Facebook has joined Microsoft's and Google’s efforts to phase out the use of SHA-1 to sign apps and websites.
From October 1 this year, apps that don’t support SHA-2 (or SHA-256) certificate signatures won’t be able to connect to Facebook, the company said on Tuesday, announcing it’s move to push third-party app developers toward a more secure cryptographic standard for signing apps.
“As part of our commitments to helping developers build secure apps and protecting the people who use Facebook, we’re updating our encryption requirements for Facebook-connected apps to reflect a new and more secure industry standard,” Facebook said today.
That deadline may force a lot of developers to move off the widely used SHA-1 hashing function, which has long shown signs of being weak and due to this has been deprecated by Microsoft, Google and organisations like the certificate authority (CA) and Browser Forum.
Microsoft in 2013 advised customers and certificate authorities its Root Certificate Program for Windows will reject SHA-1 SSL certificates on January 1, 2017 and should be replaced by SHA-2 certificates by that date.
Google is handling the phase out a little differently for Chrome, in September last year a more aggressive timeline based on a system of escalated warnings from Chrome 39 (released in November last year) to warn users that the HTTPS site is either “secure, but with minor errors”, “neutral, lacking security), or “affirmatively insecure” when they are signed with SHA-1.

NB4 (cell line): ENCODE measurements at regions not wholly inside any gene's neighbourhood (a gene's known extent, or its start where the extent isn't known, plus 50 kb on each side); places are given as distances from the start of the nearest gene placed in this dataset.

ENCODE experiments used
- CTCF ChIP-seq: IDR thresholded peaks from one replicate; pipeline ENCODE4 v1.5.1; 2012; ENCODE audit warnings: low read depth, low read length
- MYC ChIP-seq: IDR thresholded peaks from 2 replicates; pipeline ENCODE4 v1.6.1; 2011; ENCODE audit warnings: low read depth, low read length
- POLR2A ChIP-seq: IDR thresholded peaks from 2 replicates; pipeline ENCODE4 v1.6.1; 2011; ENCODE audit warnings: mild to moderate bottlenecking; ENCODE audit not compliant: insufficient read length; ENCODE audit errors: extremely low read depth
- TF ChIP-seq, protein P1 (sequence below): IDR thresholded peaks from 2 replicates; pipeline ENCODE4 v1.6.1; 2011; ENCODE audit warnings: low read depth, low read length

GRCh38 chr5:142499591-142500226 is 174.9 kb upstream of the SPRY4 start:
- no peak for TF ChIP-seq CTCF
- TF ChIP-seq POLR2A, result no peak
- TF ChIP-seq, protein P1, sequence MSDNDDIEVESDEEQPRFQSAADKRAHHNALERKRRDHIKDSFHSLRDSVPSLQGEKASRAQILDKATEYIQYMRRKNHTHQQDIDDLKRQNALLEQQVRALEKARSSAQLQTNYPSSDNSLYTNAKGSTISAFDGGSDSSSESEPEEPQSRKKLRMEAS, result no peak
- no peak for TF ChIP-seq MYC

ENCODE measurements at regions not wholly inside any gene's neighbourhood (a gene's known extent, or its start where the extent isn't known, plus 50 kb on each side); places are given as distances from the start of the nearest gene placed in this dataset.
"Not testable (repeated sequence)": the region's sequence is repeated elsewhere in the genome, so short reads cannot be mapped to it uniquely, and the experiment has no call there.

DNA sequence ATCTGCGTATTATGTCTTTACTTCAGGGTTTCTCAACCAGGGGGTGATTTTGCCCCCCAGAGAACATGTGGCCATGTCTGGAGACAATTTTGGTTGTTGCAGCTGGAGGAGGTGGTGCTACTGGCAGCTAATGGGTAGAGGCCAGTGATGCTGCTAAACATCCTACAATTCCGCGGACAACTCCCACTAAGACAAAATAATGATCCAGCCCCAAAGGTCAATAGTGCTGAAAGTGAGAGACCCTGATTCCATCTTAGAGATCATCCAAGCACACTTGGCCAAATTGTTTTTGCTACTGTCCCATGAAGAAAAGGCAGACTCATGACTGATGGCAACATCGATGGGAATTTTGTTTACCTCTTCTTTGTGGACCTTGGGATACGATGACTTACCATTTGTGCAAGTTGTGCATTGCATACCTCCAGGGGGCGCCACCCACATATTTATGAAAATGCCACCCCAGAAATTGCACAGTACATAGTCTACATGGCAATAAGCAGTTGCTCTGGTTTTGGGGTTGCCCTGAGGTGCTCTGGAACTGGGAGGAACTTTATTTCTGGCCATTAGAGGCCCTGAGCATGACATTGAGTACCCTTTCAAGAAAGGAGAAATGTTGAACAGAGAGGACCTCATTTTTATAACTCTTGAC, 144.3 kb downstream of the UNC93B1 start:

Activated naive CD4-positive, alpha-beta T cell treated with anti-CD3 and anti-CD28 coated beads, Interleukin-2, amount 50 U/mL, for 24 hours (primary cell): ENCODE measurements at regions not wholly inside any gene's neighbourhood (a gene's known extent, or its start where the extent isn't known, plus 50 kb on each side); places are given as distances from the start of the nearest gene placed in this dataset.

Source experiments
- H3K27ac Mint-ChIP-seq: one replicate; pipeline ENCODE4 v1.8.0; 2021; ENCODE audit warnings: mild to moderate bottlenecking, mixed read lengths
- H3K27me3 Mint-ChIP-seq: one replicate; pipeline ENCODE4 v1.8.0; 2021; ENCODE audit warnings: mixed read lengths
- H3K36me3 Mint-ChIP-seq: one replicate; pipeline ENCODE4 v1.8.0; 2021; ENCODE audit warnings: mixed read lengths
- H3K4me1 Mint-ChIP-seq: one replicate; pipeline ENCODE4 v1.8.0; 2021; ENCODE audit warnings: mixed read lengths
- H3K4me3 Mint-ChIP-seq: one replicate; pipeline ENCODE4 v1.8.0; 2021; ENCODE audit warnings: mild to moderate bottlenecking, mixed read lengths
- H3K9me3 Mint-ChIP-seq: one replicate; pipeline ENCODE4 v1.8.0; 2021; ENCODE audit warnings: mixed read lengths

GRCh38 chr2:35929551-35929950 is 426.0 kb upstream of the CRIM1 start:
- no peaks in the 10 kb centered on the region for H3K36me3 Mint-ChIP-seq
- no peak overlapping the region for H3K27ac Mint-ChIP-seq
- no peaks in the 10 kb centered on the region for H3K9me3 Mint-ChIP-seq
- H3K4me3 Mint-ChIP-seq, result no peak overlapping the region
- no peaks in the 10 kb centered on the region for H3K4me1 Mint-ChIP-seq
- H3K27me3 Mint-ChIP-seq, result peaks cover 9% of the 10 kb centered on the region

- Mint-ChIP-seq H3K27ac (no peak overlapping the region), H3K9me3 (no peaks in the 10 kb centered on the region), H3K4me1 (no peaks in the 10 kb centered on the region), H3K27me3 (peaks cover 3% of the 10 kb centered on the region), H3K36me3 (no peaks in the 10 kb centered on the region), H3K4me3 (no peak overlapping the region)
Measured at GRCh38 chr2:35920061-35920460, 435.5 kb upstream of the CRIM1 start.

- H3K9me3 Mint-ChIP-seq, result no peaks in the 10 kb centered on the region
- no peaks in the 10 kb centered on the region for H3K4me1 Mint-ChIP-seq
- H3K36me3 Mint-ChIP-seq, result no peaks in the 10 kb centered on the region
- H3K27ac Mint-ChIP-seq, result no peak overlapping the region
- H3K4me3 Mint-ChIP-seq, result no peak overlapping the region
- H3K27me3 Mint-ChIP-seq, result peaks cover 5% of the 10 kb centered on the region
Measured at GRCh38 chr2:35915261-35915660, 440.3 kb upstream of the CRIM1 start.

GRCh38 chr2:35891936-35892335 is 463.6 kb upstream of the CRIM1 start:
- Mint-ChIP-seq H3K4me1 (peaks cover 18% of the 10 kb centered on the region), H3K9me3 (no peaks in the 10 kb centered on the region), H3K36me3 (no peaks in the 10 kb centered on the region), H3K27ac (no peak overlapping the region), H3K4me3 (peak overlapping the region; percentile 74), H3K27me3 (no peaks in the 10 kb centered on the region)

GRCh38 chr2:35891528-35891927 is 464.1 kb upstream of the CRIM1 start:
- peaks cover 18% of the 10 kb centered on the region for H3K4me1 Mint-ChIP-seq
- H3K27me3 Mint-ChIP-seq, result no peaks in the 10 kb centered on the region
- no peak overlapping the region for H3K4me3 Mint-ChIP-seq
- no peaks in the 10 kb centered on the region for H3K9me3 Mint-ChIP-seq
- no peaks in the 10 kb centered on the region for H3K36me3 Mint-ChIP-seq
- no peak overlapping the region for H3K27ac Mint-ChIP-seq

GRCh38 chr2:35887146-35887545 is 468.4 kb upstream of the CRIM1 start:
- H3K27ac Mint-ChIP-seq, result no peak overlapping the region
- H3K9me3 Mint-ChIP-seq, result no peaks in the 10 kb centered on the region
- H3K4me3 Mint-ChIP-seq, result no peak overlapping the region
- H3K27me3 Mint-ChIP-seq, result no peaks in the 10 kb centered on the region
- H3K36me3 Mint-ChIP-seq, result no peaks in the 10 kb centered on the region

At the time of Google’s policy update, some observed that the search company aimed to pressure website owners in to moving beyond SHA-1 by “threatening them with user confusion”.
Prior to this, the CA/Browser forum in 2011 deprecated SHA-1’s uses when it published the Baseline Requirements for SSL.
Facebook points out that the browser forum has now set a “full sunset date for January 1, 2016”, and is looking for developers of Facebook-connected apps to beat that deadline by a few months.
“We'll be updating our servers to stop accepting SHA-1 based connections before this final date, on October 1, 2015. After that date, we'll require apps and sites that connect to Facebook to support the more secure SHA-2 connections.”
“We recommend that developers check their applications, SDKs, or devices that connect to Facebook to ensure they support the SHA-2 standard. If your app already supports this standard, then no action is necessary. But if your app relies on SHA-1 based certificate verification, then people may encounter broken experiences in your app if you fail to update it.”
This article is brought to you by Enex TestLab, content directors for CSO Australia.